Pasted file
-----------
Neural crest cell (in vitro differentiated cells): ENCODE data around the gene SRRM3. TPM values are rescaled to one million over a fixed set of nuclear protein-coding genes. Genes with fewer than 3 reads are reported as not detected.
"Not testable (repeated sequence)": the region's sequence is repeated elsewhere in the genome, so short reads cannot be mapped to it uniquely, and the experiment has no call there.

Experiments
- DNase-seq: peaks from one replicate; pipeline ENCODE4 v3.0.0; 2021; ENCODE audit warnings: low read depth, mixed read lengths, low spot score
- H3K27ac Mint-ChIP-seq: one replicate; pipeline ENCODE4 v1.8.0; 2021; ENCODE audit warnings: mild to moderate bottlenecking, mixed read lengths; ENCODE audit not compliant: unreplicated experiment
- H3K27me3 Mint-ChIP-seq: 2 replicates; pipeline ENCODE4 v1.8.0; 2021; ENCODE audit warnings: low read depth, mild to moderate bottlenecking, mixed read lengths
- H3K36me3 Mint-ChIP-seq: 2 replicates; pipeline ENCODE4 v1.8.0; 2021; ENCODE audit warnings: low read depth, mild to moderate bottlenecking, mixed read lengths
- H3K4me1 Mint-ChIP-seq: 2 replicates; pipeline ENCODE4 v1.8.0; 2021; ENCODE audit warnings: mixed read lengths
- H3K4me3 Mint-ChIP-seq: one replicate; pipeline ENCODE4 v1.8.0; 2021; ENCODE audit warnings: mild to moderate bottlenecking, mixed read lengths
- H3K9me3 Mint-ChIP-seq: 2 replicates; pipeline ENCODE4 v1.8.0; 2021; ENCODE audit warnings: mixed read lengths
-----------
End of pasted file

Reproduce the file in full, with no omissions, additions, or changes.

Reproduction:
Neural crest cell (in vitro differentiated cells): ENCODE data around the gene SRRM3. TPM values are rescaled to one million over a fixed set of nuclear protein-coding genes. Genes with fewer than 3 reads are reported as not detected.
"Not testable (repeated sequence)": the region's sequence is repeated elsewhere in the genome, so short reads cannot be mapped to it uniquely, and the experiment has no call there.

Experiments
- DNase-seq: peaks from one replicate; pipeline ENCODE4 v3.0.0; 2021; ENCODE audit warnings: low read depth, mixed read lengths, low spot score
- H3K27ac Mint-ChIP-seq: one replicate; pipeline ENCODE4 v1.8.0; 2021; ENCODE audit warnings: mild to moderate bottlenecking, mixed read lengths; ENCODE audit not compliant: unreplicated experiment
- H3K27me3 Mint-ChIP-seq: 2 replicates; pipeline ENCODE4 v1.8.0; 2021; ENCODE audit warnings: low read depth, mild to moderate bottlenecking, mixed read lengths
- H3K36me3 Mint-ChIP-seq: 2 replicates; pipeline ENCODE4 v1.8.0; 2021; ENCODE audit warnings: low read depth, mild to moderate bottlenecking, mixed read lengths
- H3K4me1 Mint-ChIP-seq: 2 replicates; pipeline ENCODE4 v1.8.0; 2021; ENCODE audit warnings: mixed read lengths
- H3K4me3 Mint-ChIP-seq: one replicate; pipeline ENCODE4 v1.8.0; 2021; ENCODE audit warnings: mild to moderate bottlenecking, mixed read lengths
- H3K9me3 Mint-ChIP-seq: 2 replicates; pipeline ENCODE4 v1.8.0; 2021; ENCODE audit warnings: mixed read lengths